You would have been hard pressed to miss the news that the Woodford Equity Income Fund is now suspended for dealing. It has been covered extensively in the media, with a sideshow focusing on the spectacular fall from grace of former ‘star’ fund manager Neil Woodford. Mr Woodford has been a successful “active” fund manager for many years and built up a loyal following of corporate and private investors who were confident that he would continue to deliver positive returns. His latest fund reached £10 billion. Recently, performance has not matched expectations and some big investors have withdrawn their money over a short period. Assets have to be sold to meet such redemptions, and the ability of Mr Woodford to sell down holdings to give investors their money back has been impaired. The fund value fell to £4 billion.
To avoid having to sell positions at any price, a decision was taken to suspend dealing in the fund. This means that investors can’t buy or sell their holdings until the suspension is lifted. The fund manager has to act in the interests of all investors, not just those at the front of the queue to exit. Through the suspension, the Woodford team, in theory, now have the ability to sell the holdings at more realistic prices. It’s a worrying and confusing time for investors that include local authorities and pensioners’ life savings.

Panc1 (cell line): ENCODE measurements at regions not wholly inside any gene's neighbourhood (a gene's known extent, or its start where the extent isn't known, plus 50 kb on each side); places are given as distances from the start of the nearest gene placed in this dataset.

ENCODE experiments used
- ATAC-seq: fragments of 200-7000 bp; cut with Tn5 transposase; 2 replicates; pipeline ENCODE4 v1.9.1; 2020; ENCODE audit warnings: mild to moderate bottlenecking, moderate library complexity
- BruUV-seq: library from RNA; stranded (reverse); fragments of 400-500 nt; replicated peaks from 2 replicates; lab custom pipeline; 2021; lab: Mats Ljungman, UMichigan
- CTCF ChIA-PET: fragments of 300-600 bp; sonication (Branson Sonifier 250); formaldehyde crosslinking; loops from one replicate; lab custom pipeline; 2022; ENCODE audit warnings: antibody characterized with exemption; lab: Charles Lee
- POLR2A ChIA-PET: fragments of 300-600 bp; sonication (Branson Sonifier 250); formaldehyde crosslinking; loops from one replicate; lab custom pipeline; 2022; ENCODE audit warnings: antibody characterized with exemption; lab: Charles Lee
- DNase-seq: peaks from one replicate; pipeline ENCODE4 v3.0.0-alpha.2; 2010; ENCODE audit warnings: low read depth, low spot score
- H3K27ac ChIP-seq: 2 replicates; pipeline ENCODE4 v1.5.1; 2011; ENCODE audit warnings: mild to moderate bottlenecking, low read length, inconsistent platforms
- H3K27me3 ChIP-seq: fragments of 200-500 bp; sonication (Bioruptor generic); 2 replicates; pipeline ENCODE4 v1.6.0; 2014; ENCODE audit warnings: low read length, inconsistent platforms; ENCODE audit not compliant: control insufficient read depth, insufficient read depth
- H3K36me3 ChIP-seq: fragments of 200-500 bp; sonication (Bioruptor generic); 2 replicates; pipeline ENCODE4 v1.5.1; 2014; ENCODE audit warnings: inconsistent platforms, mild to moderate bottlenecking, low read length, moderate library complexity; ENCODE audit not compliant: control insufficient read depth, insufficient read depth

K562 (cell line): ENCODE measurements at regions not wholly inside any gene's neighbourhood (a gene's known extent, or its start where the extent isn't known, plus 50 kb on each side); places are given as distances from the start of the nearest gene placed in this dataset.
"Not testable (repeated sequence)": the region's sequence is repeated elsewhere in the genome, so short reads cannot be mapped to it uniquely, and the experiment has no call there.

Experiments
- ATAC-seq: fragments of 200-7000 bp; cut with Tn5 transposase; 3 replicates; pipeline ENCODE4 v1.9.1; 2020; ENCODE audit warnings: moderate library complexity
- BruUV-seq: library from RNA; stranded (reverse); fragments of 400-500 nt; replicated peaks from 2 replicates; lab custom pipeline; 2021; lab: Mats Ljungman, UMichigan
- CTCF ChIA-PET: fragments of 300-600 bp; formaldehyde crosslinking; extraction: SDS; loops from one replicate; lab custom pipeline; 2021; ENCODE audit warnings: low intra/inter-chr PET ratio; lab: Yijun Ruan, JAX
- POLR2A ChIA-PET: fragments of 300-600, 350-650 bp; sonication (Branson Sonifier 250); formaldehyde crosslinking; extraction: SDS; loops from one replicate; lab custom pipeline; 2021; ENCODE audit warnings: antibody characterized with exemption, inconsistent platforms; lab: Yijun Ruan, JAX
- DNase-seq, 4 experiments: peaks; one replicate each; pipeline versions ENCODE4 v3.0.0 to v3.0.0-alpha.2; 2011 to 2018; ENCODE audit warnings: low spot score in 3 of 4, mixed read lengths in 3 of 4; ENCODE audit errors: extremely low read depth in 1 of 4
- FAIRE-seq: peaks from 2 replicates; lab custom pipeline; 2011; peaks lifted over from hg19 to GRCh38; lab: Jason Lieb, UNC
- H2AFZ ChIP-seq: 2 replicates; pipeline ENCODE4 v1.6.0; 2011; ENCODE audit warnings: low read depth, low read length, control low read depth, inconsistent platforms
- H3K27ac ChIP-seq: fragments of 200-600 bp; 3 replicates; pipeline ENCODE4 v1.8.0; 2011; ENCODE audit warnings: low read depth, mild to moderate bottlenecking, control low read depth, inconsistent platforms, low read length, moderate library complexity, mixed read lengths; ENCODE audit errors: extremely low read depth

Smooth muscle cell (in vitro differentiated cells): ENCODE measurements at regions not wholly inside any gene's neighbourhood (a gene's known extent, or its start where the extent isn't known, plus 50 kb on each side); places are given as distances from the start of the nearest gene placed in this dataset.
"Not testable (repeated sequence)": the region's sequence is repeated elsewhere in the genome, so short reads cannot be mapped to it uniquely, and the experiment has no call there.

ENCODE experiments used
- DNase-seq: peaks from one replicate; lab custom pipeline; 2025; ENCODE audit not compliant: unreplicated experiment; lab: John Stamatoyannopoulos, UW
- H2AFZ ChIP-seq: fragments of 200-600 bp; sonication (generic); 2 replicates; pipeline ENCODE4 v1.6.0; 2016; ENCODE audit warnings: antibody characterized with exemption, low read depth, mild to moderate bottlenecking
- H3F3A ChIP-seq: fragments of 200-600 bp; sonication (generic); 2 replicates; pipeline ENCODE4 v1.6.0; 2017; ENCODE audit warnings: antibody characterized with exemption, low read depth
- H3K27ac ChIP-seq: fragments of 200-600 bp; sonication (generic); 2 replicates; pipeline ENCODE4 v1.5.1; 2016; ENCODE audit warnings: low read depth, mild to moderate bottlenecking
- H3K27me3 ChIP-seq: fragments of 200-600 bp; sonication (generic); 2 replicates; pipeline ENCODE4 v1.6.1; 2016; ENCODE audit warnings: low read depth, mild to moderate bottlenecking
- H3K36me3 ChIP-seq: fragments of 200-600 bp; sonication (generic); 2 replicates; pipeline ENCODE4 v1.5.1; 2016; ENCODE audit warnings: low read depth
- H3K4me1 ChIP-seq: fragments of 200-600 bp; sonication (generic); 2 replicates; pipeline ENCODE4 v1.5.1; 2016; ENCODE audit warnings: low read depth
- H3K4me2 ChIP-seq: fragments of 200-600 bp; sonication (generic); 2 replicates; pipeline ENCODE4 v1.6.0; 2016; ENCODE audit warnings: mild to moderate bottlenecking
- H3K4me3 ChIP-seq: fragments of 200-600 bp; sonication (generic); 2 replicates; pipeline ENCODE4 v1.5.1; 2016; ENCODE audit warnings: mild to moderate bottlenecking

We are dismayed at the chain of events; it’s not good to have such high profile problems undermining investor confidence. We aren’t surprised though. Time and again, research tells us that no one can consistently beat the market, not even Mr Woodford, and being in the funds that outperform the market in any given period is a lottery. Active fund managers don’t have special powers or skills in our opinion or that of researchers who found that less than 1% of fund managers in a large sample are truly skilled. In years gone by, meeting with company executives ahead of share purchase by a fund may have given a small market advantage. However, in our fast moving digital world, information is widely and instantly shared and such perceived advantages have been extinguished.
None of our clients are invested in Mr Woodford’s funds. Our view remains unchanged; which is that for most private investors, after thorough appraisal of appetite, need and capacity for risk, investment via low cost funds that track world markets will more reliably deliver the longer term returns that we seek.